Tokyo war shrine hit by arson: Official
The Yasukuni shrine is a Shinto sanctuary dedicated to 2.5 million Japanese killed in wars.
Tokyo: Tokyo`s controversial Yasukuni shrine, often seen as a symbol of Japan`s wartime aggression, had its main wooden gate set on fire early Monday in a
suspected arson attack, a shrine official said.
A small fire scorched the "Gate of gods", which stands
about 13 metres tall and 28 metres wide, at around
4:00 AM local time, the official said.
The gate, built in 1934 and adorned with huge
gold-leaf chrysanthemums on both portals, was not seriously
damaged as a shrine security guard quickly put the blaze out,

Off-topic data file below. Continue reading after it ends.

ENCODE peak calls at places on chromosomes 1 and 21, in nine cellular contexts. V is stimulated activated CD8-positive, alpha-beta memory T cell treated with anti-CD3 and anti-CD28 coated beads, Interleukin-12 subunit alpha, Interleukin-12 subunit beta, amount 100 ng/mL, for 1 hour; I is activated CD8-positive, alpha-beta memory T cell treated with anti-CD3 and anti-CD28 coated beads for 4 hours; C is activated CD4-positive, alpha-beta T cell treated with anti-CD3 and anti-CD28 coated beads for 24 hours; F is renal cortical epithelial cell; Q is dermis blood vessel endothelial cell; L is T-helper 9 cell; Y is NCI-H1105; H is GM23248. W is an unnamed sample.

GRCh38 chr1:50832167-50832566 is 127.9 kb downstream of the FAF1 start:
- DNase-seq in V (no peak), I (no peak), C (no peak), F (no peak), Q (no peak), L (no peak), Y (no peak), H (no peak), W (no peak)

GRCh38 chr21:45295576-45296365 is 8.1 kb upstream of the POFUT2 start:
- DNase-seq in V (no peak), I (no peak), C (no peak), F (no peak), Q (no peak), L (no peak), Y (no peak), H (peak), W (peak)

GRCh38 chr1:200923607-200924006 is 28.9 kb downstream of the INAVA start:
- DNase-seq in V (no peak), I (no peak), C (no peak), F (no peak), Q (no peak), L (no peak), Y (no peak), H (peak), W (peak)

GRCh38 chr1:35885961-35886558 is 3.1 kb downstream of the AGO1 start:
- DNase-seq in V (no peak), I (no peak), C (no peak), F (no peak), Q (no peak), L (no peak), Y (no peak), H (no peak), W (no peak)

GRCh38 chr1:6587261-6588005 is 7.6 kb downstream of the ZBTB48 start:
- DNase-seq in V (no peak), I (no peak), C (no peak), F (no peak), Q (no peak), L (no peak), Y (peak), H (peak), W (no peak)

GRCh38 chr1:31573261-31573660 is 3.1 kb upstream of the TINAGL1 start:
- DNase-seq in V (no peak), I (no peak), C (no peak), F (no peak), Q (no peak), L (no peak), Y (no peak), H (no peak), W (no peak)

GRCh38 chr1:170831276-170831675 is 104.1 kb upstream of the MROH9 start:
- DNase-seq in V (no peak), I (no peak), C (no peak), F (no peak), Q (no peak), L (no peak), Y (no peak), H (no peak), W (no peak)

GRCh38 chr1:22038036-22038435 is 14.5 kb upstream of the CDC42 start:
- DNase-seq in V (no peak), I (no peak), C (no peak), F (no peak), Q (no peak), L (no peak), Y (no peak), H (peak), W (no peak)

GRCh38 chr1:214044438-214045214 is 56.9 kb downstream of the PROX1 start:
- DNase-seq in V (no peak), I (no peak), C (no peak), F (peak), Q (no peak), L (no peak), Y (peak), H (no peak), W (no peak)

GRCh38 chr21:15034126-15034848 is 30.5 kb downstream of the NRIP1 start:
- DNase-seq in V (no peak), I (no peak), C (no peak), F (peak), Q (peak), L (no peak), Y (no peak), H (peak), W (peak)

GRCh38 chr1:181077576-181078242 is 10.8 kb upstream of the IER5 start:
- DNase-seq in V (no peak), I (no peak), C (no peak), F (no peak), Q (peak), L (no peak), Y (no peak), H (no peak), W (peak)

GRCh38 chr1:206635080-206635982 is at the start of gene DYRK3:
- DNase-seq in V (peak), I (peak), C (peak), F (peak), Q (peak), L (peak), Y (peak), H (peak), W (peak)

"We believe it was arson because our security footage
shows somebody spraying liquid on the gate before the fire
started," she said.
Police later found two glass containers that appeared
to have contained some kind of fuel oil, local media said.
Japanese media reported that a posting on Twitter,
apparently by a Korean resident of Japan, had threatened a
fire at the shrine.
However, a Tokyo police spokesman played down the
"We are aware of such an Internet posting before the
incident," he said.
"But we see threats against the emperor or the prime
minister posted on the Internet everyday. We investigate all
The Yasukuni shrine is a Shinto sanctuary dedicated to
2.5 million Japanese killed in wars, including 14 of Japan`s
top World War II criminals.
It is regularly a source of friction with Japan`s
neighbours - particularly China and South Korea - who say it
honours those responsible for terrible crimes.